Game-Based Virtual Reality System for Upper Limb Rehabilitation After Stroke in a Clinical Environment: Systematic Review and Meta-Analysis

Le Wang, Jean Lon Chen, Alice M.K. Wong, Kuei Chia Liang, Kevin C. Tseng*

*Corresponding author for this work

Research output: Contribution to journalReview articlepeer-review

12 Scopus citations


The use of virtual reality (VR) for stroke rehabilitation has been implemented during the last decade. At present, most studies still focus on the effects of VR on upper limb rehabilitation, and few studies have explored VR games, VR system designs, and rehabilitation modes for upper limb rehabilitation. This study aims to (1) evaluate the rehabilitation effect of stroke patients using a game-based VR upper limb rehabilitation system in clinical settings; (2) investigate the impact of custom and commercial VR games on patients in clinical settings; and (3) review VR upper limb rehabilitation modes. The PubMed, ScienceDirect, Scopus, Web of Science, and IEEE Xplore databases were searched, and related literature published through December 2021 was included. A total of 4700 articles were retrieved according to the search strategy. We identified 24 studies, including 793 patients. We conducted a systematic search for randomized controlled trials with adult stroke patients to analyze the effect of game-based VR upper limb rehabilitation systems. A meta-analysis was conducted to compare the effects of upper limb function, hand dexterity, daily living ability, and cognitive function between the experimental group (EG, using VR for upper limb rehabilitation) and control group (CG, receiving conventional rehabilitation, including physical therapy and occupational therapy). We also conducted an analysis of both custom and commercial games. The results of the meta-analysis proved that game-based VR upper limb rehabilitation therapy for cerebral apoplexy is an effective method of rehabilitation in clinical settings and is more effective than traditional rehabilitation in improving patients' upper limb function and hand mobility. Custom games heal better than commercial games. This study only includes nonimmersive device rehabilitation modes due to research constraints and classified them into four categories. The mode of VR games combined with rehabilitation instruments may solve the problem that patients with severe upper limb dysfunction cannot operate games. Whether the use of immersive VR devices and the fun of games will affect patients' rehabilitation motivation and effect is the direction of future research.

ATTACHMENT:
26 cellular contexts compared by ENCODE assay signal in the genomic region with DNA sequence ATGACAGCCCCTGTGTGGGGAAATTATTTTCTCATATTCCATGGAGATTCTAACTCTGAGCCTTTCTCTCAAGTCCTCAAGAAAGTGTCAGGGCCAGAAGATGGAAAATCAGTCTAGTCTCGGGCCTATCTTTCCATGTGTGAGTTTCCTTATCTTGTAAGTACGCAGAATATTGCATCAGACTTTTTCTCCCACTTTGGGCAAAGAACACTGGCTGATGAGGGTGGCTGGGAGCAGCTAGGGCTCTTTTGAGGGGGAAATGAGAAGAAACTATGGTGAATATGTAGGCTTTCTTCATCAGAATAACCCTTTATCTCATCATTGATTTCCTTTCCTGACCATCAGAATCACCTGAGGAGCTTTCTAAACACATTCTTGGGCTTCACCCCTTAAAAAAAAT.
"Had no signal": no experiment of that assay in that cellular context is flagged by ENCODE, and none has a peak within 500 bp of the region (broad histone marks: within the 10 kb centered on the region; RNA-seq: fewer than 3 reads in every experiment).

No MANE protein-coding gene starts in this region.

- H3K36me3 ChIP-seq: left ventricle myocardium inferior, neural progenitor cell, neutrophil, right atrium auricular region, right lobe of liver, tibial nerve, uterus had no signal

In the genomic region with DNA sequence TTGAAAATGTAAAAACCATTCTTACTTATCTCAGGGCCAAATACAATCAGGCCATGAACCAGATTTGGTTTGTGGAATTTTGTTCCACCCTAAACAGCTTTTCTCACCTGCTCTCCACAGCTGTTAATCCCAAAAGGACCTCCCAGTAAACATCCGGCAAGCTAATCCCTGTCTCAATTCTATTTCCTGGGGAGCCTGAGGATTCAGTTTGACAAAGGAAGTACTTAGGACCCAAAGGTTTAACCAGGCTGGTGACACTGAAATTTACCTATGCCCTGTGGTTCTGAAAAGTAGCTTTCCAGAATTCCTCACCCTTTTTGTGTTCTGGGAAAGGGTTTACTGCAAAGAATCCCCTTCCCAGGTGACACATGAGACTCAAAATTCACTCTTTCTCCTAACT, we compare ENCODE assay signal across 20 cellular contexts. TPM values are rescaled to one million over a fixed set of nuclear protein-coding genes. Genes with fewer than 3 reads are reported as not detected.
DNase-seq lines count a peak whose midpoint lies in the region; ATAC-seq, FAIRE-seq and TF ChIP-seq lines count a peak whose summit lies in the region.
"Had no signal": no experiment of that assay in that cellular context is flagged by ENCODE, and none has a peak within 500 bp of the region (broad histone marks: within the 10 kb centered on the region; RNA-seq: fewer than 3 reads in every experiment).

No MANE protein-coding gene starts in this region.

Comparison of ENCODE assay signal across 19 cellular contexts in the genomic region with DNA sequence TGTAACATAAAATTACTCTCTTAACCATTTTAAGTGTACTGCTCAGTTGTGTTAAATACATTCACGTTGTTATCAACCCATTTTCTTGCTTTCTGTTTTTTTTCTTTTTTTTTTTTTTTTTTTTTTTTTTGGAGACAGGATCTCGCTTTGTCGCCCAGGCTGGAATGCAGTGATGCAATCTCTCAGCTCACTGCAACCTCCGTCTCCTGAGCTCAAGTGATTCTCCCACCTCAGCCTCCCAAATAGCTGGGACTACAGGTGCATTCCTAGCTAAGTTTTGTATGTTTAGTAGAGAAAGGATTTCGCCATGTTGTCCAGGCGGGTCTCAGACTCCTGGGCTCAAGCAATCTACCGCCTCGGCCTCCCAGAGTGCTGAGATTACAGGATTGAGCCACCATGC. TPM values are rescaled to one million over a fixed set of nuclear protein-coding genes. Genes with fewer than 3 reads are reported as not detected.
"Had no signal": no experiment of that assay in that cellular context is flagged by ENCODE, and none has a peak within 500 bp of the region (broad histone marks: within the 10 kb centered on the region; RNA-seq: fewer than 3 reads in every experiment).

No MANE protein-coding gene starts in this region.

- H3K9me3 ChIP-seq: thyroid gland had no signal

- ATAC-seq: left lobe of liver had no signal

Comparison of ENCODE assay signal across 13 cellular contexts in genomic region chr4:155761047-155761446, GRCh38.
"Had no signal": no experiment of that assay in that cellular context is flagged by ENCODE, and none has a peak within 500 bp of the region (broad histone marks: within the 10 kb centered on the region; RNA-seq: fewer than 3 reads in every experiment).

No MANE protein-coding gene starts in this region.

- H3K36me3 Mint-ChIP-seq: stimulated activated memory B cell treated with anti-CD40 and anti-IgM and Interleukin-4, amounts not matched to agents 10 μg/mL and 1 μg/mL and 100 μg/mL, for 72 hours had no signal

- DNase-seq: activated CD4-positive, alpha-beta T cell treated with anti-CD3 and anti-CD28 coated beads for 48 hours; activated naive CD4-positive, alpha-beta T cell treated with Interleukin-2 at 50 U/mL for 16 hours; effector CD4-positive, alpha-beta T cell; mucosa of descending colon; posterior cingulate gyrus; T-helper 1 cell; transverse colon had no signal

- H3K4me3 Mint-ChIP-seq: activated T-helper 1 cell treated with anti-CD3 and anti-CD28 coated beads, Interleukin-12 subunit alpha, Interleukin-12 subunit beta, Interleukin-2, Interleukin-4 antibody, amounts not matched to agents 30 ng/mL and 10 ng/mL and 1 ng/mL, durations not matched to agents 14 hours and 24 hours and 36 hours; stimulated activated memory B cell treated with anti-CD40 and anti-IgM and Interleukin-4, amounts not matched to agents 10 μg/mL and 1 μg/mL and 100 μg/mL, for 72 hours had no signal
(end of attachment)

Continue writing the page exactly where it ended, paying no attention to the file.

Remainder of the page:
Original languageEnglish
Pages (from-to)277-297
Number of pages21
JournalGames for Health Journal
Issue number5
StatePublished - 01 10 2022

Bibliographical note

Publisher Copyright:
© 2022 Mary Ann Liebert, Inc., publishers.


  • Game
  • Stroke
  • System
  • Upper limb rehabilitation
  • Virtual reality


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